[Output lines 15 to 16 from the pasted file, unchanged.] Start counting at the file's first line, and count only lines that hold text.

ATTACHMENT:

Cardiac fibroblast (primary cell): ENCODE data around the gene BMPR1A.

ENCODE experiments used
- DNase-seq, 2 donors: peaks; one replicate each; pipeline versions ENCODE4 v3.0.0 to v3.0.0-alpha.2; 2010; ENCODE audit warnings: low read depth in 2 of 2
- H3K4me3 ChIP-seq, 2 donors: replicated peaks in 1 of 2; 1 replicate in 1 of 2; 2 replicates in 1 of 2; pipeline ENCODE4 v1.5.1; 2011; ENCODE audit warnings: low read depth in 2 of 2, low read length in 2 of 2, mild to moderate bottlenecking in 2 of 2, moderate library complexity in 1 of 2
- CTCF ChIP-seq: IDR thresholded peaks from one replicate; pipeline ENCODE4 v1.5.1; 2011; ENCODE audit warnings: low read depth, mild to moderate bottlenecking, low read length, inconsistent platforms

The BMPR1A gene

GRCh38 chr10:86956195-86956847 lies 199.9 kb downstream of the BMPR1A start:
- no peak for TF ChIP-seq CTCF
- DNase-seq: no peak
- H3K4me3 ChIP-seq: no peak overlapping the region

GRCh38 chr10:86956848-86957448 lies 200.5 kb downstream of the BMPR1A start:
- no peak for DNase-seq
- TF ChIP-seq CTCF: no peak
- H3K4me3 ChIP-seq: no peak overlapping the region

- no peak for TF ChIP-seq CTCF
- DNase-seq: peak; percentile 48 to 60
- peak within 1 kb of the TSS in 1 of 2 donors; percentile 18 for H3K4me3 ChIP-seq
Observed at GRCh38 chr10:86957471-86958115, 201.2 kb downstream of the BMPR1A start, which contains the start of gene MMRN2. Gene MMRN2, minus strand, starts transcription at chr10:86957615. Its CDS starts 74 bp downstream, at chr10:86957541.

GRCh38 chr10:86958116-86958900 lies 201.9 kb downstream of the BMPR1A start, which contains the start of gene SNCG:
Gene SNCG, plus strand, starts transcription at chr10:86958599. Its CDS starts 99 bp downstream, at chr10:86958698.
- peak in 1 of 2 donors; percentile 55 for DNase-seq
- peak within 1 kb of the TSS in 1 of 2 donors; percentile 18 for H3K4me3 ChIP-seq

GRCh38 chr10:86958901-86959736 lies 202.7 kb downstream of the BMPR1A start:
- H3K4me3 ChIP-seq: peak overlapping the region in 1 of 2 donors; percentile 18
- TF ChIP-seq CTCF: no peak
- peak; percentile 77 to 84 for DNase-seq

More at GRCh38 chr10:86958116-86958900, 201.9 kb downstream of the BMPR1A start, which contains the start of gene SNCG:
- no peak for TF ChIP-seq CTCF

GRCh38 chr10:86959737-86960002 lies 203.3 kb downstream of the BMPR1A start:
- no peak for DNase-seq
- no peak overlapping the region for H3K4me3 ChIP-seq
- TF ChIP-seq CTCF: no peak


- no peak for TF ChIP-seq CTCF
- DNase-seq: peak; percentile 48 to 60